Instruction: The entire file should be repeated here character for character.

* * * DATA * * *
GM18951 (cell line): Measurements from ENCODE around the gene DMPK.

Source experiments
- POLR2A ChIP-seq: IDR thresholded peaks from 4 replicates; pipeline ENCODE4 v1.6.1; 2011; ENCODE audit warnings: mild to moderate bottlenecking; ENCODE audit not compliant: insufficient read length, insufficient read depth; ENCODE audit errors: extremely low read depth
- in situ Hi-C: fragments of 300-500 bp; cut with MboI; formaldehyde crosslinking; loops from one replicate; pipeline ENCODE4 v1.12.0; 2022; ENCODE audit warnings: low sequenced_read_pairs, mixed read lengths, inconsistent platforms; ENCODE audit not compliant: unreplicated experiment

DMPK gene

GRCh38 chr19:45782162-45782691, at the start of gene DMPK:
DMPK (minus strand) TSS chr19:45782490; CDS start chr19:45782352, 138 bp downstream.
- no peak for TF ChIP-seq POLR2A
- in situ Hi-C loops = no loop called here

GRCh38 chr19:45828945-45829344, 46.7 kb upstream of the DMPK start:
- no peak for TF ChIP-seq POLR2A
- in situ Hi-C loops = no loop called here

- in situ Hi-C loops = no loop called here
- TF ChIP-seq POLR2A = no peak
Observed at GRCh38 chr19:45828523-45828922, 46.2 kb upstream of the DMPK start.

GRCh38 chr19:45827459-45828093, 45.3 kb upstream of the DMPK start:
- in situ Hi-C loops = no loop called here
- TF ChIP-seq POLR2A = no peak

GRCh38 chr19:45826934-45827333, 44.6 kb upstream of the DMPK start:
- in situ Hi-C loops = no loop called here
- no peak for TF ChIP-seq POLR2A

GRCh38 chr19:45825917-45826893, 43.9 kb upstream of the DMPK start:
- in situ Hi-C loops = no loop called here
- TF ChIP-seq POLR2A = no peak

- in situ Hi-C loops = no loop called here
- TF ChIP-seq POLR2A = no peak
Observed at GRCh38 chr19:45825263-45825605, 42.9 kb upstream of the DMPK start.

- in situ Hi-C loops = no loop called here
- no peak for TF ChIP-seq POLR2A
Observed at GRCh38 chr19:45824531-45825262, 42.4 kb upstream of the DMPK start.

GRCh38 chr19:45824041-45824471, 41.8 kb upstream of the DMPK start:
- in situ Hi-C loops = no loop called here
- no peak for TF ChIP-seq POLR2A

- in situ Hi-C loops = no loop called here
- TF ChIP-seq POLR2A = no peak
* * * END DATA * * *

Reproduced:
GM18951 (cell line): Measurements from ENCODE around the gene DMPK.

Source experiments
- POLR2A ChIP-seq: IDR thresholded peaks from 4 replicates; pipeline ENCODE4 v1.6.1; 2011; ENCODE audit warnings: mild to moderate bottlenecking; ENCODE audit not compliant: insufficient read length, insufficient read depth; ENCODE audit errors: extremely low read depth
- in situ Hi-C: fragments of 300-500 bp; cut with MboI; formaldehyde crosslinking; loops from one replicate; pipeline ENCODE4 v1.12.0; 2022; ENCODE audit warnings: low sequenced_read_pairs, mixed read lengths, inconsistent platforms; ENCODE audit not compliant: unreplicated experiment

DMPK gene

GRCh38 chr19:45782162-45782691, at the start of gene DMPK:
DMPK (minus strand) TSS chr19:45782490; CDS start chr19:45782352, 138 bp downstream.
- no peak for TF ChIP-seq POLR2A
- in situ Hi-C loops = no loop called here

GRCh38 chr19:45828945-45829344, 46.7 kb upstream of the DMPK start:
- no peak for TF ChIP-seq POLR2A
- in situ Hi-C loops = no loop called here

- in situ Hi-C loops = no loop called here
- TF ChIP-seq POLR2A = no peak
Observed at GRCh38 chr19:45828523-45828922, 46.2 kb upstream of the DMPK start.

GRCh38 chr19:45827459-45828093, 45.3 kb upstream of the DMPK start:
- in situ Hi-C loops = no loop called here
- TF ChIP-seq POLR2A = no peak

GRCh38 chr19:45826934-45827333, 44.6 kb upstream of the DMPK start:
- in situ Hi-C loops = no loop called here
- no peak for TF ChIP-seq POLR2A

GRCh38 chr19:45825917-45826893, 43.9 kb upstream of the DMPK start:
- in situ Hi-C loops = no loop called here
- TF ChIP-seq POLR2A = no peak

- in situ Hi-C loops = no loop called here
- TF ChIP-seq POLR2A = no peak
Observed at GRCh38 chr19:45825263-45825605, 42.9 kb upstream of the DMPK start.

- in situ Hi-C loops = no loop called here
- no peak for TF ChIP-seq POLR2A
Observed at GRCh38 chr19:45824531-45825262, 42.4 kb upstream of the DMPK start.

GRCh38 chr19:45824041-45824471, 41.8 kb upstream of the DMPK start:
- in situ Hi-C loops = no loop called here
- no peak for TF ChIP-seq POLR2A

- in situ Hi-C loops = no loop called here
- TF ChIP-seq POLR2A = no peak